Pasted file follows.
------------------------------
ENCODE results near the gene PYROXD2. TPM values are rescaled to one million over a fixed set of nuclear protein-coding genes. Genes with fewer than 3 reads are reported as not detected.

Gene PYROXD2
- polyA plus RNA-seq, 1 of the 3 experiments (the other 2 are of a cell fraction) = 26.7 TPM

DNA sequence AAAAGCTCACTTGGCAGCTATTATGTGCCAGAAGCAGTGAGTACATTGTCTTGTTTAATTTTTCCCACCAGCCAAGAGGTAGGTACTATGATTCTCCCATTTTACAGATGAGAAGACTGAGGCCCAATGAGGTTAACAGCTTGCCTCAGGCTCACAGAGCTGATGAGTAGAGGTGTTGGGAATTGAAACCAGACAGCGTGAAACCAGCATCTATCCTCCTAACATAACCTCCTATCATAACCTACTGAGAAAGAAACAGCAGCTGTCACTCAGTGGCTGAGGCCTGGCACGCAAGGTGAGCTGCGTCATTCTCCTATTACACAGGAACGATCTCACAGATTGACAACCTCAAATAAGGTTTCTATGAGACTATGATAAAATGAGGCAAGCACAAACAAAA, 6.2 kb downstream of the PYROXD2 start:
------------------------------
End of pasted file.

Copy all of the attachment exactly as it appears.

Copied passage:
ENCODE results near the gene PYROXD2. TPM values are rescaled to one million over a fixed set of nuclear protein-coding genes. Genes with fewer than 3 reads are reported as not detected.

Gene PYROXD2
- polyA plus RNA-seq, 1 of the 3 experiments (the other 2 are of a cell fraction) = 26.7 TPM

DNA sequence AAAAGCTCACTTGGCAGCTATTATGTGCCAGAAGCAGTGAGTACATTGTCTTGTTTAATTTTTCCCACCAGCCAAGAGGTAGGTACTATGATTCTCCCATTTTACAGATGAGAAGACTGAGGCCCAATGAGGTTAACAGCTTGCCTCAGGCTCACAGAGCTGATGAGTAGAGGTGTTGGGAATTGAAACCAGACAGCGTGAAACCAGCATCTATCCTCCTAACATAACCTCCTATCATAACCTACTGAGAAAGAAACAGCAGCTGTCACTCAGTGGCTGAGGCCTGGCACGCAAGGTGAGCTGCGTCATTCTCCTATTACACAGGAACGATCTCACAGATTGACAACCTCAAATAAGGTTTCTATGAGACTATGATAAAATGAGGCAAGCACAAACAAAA, 6.2 kb downstream of the PYROXD2 start: